After a great sunny day at Bexhill-on-sea yesterday, I got home and spent the rest of the afternoon sitting in the garden lapping up the late sunshine, as I sat sipping my tea, what did I hear ? yep you guessed ...CUCKOO (89) calling from it's traditional territory over at the lakeside scrub area. Its arrival is one day later than the mean arrival date, a big welcome back to him!
Overnight the weather changed, and my patch visit took place in dull, overcast conditions, with a light but persistant rain. From the off, the CUCKOO could be heard, and it called all morning. Other birds were less forthcoming with their songs, but BLACKCAP and CHIFFCHAFF were on the list early on, as they sang from the large gardens along ashes lane. The wildbird crop was empty of Yellowhammer and Reed bunting, I expect the food is all but finished now, at the smallholding, a flurry of activity was noted by the more common resident birds, GREEN and GREAT SPOTTED WOODPECKERS, CHAFFINCH, GREENFINCH, GOLDFINCH, BLUE TIT and GREAT TIT were all in the blossoming pear trees, and MISTLE THRUSH, MALLARD and MOORHEN were on the grass below.
The wet woods were dark and damp, and most unwelcoming, and it wasn't surprising to walk through and not put anything new onto my list, the next bird was in fact a LONG TAILED TIT which was in the vacinity of its nest, between the woods and lake. The Cuckoo call was getting louder, and as I reached the lake and adjacent scrub area, I located it at the top of an ash, it caught my movement and flew off to an oak tree in the tree nursery. Nowt but a single Mallard and the pair of CANADA GEESE were on the lake, but as I watched, a lone GREY LAG GOOSE came splashing in, it was immediately seen off by the canada goose! I spent 15 minutes listening out by the scrub area, just in case the Nightingales had returned, but none was heard. More Blackcap and Chiffchaff song was heard, along with the resident DUNNOCK, WREN, ROBIN, SONGTHRUSH, MISTLE THRUSH and a calling NUTHATCH.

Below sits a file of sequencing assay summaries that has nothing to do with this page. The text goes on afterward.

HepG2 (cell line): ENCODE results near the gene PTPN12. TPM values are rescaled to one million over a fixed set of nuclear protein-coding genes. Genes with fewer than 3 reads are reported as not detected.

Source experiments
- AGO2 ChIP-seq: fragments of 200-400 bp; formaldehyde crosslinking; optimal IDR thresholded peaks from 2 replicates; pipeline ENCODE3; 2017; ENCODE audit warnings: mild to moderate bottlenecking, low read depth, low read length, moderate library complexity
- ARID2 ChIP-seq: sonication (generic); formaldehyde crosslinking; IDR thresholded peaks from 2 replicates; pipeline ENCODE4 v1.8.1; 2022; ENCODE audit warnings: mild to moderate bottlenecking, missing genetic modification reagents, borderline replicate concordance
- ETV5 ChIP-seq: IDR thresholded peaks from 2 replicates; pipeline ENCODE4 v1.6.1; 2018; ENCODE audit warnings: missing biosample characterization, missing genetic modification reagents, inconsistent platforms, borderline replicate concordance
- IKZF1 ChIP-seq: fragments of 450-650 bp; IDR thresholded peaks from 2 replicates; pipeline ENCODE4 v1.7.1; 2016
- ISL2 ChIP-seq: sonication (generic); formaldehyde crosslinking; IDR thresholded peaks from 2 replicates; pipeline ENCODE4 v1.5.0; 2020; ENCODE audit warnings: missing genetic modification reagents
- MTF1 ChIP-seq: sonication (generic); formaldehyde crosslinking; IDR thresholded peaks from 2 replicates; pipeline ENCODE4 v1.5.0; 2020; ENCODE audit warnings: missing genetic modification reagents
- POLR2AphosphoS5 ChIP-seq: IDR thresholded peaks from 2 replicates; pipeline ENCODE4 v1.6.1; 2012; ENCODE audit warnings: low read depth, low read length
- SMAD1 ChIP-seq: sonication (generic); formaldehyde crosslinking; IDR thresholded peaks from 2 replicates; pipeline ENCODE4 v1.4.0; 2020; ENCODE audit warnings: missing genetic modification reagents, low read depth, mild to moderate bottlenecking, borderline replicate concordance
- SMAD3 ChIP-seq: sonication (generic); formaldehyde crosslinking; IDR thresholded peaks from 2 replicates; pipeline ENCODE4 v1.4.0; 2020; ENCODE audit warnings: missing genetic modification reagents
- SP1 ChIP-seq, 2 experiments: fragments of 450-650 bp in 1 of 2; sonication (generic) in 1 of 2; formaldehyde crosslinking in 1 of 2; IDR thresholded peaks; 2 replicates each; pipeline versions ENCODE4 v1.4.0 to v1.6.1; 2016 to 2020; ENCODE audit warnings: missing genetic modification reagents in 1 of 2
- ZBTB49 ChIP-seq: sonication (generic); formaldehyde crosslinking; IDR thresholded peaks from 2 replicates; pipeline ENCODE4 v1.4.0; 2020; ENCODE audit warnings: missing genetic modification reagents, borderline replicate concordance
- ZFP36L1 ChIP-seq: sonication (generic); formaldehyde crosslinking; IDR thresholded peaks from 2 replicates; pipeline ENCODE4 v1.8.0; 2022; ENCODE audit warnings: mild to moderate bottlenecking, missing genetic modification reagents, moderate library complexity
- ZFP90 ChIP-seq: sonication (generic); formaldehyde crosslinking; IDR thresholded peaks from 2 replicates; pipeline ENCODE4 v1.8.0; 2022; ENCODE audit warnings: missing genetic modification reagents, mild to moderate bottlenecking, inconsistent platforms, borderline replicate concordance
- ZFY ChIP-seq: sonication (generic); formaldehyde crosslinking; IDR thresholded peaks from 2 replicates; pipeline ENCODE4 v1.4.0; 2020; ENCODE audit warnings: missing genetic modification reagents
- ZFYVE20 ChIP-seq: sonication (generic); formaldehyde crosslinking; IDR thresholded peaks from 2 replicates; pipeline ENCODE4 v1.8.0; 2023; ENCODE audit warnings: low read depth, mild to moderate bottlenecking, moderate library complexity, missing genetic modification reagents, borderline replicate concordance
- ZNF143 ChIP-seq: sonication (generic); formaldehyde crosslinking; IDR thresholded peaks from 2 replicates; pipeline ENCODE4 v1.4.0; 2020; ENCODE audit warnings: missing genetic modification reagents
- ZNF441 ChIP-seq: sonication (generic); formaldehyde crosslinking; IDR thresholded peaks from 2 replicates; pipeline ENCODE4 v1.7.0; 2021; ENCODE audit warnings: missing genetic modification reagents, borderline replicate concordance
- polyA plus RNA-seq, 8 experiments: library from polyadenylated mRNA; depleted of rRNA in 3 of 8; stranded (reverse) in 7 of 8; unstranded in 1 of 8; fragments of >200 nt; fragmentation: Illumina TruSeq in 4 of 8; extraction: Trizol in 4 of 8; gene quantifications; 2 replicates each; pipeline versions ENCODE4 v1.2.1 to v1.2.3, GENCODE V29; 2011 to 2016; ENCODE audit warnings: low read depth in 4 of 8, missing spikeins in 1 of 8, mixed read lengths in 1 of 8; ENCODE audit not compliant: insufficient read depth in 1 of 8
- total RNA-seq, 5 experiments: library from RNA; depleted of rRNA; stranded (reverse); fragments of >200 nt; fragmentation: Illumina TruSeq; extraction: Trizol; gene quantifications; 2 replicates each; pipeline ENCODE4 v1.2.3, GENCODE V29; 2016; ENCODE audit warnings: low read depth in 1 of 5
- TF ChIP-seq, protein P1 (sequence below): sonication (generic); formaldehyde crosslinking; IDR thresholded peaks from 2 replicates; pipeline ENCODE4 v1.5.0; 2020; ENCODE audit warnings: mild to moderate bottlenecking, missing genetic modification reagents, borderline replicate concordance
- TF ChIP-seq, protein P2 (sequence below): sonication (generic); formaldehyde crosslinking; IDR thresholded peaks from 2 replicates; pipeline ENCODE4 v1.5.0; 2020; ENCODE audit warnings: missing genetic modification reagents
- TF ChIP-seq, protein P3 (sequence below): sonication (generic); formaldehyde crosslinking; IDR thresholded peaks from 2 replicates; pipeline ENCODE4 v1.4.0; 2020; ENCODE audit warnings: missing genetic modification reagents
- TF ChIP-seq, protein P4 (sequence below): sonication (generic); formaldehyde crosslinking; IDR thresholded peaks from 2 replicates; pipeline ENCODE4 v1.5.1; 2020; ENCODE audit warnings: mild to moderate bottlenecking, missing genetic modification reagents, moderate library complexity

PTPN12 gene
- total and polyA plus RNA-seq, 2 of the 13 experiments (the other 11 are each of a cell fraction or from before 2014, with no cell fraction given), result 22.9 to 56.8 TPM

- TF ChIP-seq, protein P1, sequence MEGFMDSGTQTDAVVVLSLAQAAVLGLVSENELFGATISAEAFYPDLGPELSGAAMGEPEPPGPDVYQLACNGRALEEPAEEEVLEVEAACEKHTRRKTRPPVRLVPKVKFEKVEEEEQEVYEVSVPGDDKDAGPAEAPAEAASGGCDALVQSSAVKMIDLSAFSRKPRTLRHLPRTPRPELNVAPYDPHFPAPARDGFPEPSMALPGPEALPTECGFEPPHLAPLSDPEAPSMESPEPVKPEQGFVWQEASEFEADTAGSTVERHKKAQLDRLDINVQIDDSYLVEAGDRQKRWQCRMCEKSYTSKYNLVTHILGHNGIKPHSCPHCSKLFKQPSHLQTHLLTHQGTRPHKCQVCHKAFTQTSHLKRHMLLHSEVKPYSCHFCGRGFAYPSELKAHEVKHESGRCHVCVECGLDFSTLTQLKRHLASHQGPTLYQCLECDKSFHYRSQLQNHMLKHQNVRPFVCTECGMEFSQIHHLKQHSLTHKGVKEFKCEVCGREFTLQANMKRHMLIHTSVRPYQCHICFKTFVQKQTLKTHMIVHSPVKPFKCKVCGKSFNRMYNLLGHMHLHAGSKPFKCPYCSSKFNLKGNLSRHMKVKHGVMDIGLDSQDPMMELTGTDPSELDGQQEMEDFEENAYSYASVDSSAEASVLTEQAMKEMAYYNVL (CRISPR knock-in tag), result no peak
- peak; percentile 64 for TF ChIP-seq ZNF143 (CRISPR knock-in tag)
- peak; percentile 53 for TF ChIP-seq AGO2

I crossed the tree nursery, and saw the Cuckoo again, calling from the oak tree, it flew off again, a short distance to a small group of sycamore trees, where it had trouble balancing on the topmost twigs. In the part of the nursery that had tree's and shrubs in, 3 pairs of LINNETS flew about, and two pairs of SWALLOWS zoomed around overhead, it was them that alerted me to a SPARROWHAWK that flew over low, heading for the greenhouse complex, no doubt to try and grab one of the PIED WAGTAILS that were on the apex of one of the buidings there. There was a second WHITETHROAT in the hedgerow, bounding the tree nursery, and as I listened to it singing, a PHEASANT flew up in front of me, giving me a heart attack!
I always look forward to going to Migrant Alley at migration times, I never know what might be there, today it was a flyover YELLOW WAGTAIL (90), It alerted me to its presence by its familiar call. This is a scarce migrant on my patch, and its only the 3rd year that I have recorded it in the springtime, this was the earliest one yet. Other birds on the plough and paddocks included, more Swallows, pied Wagtails, two LESSER BLACK BACKED GULLS, a flyover of 9 HERRING GULLS and the usual mix of Corvids.
The College grounds and the adjacent stream were heavily disturbed, by groundsmen, and a housing plot that is going up just off my patch, and didn't produce anything of note, the odd COAL TIT and GOLDCREST was heard. I really need to be here earlier to see anything!
A total of 45 birds were recorded, in the 3 hour visit this morning, and another 2 hour visit around the paddocks, sheep pasture, and plough, at migrant alley produce two more, a YELLOWHAMMER and 3 LAPWING that flew over. A Hobby was reported to me while I was there, just to the west of my patch, but it didn't find its way over to me.
Yet again the weather prevented any useable photo's being taken, very frustrating, as I wanted to photograph the Cuckoo.